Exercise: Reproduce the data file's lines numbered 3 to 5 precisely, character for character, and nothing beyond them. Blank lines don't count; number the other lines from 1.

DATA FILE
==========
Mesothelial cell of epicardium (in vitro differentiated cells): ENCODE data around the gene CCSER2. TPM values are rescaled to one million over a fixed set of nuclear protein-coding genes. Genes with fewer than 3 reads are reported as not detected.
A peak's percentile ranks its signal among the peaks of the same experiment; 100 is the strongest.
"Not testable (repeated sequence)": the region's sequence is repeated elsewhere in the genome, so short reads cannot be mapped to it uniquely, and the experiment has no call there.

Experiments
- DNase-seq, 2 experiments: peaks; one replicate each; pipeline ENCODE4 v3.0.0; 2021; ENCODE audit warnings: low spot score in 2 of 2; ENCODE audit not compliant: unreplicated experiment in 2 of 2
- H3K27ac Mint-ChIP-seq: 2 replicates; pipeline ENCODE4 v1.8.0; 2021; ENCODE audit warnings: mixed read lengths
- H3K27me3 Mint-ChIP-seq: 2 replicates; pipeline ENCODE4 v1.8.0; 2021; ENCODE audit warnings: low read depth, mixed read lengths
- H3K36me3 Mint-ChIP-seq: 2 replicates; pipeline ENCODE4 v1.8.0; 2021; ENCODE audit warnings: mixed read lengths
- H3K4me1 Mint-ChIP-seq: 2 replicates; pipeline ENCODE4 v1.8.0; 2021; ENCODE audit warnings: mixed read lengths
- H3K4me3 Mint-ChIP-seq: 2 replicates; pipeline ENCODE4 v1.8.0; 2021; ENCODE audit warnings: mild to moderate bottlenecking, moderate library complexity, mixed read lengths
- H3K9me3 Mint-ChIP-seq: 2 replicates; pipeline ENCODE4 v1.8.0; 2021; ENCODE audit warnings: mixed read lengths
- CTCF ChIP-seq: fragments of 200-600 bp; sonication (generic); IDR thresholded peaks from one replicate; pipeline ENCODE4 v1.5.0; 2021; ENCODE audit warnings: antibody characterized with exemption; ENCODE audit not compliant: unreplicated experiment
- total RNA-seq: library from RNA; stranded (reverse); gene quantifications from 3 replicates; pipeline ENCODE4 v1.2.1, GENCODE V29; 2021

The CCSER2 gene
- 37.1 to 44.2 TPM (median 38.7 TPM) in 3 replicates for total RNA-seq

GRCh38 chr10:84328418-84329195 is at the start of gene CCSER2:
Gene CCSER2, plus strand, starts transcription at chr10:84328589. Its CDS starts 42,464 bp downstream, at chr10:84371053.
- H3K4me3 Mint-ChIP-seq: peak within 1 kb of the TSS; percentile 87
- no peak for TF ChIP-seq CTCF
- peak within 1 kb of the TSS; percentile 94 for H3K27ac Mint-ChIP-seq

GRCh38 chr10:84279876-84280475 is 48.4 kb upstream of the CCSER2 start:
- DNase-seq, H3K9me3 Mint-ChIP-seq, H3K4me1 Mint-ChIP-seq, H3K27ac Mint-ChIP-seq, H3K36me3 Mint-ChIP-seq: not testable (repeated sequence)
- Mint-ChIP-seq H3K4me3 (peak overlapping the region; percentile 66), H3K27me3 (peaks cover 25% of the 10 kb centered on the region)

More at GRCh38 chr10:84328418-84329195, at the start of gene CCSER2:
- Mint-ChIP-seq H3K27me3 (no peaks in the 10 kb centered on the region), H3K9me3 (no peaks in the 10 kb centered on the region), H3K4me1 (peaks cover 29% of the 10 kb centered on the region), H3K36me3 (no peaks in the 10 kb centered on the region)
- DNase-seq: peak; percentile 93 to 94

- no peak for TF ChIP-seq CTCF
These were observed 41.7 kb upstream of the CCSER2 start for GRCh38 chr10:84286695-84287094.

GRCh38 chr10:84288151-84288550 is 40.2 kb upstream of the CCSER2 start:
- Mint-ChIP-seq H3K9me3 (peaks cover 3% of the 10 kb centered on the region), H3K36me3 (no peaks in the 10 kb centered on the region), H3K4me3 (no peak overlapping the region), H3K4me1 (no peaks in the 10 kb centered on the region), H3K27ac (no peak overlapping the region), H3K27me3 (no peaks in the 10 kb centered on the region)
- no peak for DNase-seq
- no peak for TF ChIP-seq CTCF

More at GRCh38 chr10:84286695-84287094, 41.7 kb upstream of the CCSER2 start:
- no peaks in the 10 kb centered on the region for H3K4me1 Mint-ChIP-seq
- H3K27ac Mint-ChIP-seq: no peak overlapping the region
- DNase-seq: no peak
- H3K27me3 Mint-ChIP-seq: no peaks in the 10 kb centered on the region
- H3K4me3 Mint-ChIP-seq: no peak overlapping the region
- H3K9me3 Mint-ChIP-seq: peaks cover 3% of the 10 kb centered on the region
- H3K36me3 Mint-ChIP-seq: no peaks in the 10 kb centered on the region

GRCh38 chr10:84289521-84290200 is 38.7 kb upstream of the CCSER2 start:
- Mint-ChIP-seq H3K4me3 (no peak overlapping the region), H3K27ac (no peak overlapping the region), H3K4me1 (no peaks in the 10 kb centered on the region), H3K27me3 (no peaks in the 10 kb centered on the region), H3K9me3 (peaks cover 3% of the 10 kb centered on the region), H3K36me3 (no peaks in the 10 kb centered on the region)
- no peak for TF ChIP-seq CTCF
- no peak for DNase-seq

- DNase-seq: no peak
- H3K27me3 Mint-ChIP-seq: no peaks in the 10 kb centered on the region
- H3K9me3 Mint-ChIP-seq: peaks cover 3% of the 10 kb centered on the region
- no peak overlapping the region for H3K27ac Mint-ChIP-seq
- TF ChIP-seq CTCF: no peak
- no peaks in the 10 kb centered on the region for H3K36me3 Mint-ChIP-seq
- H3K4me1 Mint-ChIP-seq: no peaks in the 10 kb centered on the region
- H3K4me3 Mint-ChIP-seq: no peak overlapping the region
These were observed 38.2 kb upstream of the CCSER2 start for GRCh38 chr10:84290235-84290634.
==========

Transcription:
"Not testable (repeated sequence)": the region's sequence is repeated elsewhere in the genome, so short reads cannot be mapped to it uniquely, and the experiment has no call there.

Experiments
- DNase-seq, 2 experiments: peaks; one replicate each; pipeline ENCODE4 v3.0.0; 2021; ENCODE audit warnings: low spot score in 2 of 2; ENCODE audit not compliant: unreplicated experiment in 2 of 2